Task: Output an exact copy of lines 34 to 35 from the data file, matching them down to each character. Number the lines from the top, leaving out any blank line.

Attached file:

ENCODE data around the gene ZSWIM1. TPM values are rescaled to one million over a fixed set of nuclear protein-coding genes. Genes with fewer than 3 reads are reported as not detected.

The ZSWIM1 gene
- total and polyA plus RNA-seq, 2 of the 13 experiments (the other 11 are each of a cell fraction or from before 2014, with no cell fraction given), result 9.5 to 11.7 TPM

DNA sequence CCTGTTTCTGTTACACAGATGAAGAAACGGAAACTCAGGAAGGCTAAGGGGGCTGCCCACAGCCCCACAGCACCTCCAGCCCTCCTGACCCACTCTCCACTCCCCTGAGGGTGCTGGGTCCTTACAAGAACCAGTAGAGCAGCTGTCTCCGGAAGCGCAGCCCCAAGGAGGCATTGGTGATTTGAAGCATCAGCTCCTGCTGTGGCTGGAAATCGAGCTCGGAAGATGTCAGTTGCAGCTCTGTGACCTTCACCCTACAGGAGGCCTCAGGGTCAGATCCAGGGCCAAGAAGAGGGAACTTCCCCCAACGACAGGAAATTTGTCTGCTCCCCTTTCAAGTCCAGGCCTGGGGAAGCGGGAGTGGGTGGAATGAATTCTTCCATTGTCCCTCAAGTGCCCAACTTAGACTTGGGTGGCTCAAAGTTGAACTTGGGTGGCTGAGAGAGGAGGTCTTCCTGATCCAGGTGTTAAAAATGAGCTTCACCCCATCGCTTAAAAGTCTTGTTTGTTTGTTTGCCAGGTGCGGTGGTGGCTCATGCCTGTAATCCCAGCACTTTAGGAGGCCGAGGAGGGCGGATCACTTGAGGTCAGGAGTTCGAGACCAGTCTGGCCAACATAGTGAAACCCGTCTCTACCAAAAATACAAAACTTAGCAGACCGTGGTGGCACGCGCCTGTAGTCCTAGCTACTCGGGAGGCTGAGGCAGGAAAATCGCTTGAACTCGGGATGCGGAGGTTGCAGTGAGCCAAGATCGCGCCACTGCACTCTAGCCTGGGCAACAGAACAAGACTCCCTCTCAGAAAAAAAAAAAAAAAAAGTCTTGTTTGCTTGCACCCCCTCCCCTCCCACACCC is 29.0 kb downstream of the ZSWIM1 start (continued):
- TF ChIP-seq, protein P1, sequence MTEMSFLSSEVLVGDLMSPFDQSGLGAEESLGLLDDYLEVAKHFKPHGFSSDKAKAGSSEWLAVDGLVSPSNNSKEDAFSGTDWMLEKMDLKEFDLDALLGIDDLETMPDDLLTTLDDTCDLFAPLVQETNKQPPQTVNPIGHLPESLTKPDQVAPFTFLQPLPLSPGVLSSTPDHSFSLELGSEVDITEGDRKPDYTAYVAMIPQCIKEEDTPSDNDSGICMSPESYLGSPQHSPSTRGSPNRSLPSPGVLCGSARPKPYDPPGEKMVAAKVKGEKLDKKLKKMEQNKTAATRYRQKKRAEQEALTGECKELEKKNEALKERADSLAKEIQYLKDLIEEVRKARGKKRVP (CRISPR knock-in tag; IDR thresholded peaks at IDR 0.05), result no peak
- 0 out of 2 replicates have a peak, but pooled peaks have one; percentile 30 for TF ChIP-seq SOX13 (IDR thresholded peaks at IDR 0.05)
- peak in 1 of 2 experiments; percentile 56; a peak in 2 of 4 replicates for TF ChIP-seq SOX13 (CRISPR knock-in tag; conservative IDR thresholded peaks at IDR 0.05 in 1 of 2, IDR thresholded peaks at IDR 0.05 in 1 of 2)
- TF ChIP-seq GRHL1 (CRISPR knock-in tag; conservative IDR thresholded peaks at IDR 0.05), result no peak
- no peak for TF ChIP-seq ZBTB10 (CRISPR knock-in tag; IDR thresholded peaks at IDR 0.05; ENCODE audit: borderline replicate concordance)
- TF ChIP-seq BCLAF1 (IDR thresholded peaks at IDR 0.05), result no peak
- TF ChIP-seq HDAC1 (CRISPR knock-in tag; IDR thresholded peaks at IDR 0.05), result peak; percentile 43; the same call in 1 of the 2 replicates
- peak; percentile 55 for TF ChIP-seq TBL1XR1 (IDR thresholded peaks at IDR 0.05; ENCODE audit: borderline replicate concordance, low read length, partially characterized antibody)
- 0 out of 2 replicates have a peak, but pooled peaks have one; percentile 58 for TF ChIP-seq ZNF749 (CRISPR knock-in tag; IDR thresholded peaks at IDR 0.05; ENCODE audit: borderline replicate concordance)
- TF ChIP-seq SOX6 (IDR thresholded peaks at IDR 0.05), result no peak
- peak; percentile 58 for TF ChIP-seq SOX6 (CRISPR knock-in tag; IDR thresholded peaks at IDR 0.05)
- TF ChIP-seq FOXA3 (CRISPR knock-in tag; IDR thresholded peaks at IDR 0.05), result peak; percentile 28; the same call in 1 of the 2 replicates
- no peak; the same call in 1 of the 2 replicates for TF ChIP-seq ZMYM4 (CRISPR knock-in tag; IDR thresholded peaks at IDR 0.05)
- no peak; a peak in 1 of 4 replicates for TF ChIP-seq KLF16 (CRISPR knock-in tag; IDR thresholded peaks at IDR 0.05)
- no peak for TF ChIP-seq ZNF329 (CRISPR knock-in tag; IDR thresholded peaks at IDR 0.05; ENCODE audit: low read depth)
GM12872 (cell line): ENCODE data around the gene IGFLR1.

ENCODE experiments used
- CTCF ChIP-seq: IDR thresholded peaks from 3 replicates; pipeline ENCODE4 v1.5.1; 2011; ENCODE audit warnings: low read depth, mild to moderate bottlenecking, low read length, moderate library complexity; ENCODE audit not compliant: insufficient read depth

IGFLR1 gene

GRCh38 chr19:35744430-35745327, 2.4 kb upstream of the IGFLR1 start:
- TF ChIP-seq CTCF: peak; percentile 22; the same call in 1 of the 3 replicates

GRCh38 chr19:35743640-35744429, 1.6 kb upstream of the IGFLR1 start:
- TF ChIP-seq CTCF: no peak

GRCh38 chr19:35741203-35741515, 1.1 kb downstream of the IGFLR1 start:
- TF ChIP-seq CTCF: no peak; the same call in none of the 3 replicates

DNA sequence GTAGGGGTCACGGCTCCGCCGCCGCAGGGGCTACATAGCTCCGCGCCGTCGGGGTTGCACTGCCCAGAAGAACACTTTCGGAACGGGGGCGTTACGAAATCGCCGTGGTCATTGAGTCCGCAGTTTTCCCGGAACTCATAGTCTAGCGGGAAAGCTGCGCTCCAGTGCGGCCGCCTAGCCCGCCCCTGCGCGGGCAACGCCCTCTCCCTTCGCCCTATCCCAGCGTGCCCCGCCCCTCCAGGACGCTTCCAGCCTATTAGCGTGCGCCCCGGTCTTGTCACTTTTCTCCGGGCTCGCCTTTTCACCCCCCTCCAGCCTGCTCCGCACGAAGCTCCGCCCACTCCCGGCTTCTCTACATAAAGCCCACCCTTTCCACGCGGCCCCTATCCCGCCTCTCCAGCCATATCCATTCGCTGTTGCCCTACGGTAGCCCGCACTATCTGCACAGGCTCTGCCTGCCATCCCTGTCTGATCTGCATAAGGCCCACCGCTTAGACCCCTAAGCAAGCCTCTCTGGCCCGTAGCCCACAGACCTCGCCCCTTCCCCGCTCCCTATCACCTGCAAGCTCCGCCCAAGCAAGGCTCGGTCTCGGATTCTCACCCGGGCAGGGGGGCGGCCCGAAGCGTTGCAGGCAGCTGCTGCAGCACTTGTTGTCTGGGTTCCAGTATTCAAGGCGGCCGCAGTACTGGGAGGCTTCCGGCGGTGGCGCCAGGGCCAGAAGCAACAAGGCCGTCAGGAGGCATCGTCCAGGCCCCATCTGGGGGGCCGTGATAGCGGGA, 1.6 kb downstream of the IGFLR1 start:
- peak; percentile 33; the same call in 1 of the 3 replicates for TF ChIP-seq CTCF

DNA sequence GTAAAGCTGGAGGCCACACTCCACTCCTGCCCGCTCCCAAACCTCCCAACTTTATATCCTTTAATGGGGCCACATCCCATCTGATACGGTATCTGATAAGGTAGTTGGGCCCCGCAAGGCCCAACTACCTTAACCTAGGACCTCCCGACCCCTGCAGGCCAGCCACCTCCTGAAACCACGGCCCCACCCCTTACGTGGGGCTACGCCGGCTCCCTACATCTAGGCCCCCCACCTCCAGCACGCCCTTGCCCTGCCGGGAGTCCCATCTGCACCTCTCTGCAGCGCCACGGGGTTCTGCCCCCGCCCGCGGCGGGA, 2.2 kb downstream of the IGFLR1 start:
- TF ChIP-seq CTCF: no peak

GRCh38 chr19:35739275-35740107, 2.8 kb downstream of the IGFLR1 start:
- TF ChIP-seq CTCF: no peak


GRCh38 chr19:35739275-35740107, 2.8 kb downstream of the IGFLR1 start:
- TF ChIP-seq CTCF: no peak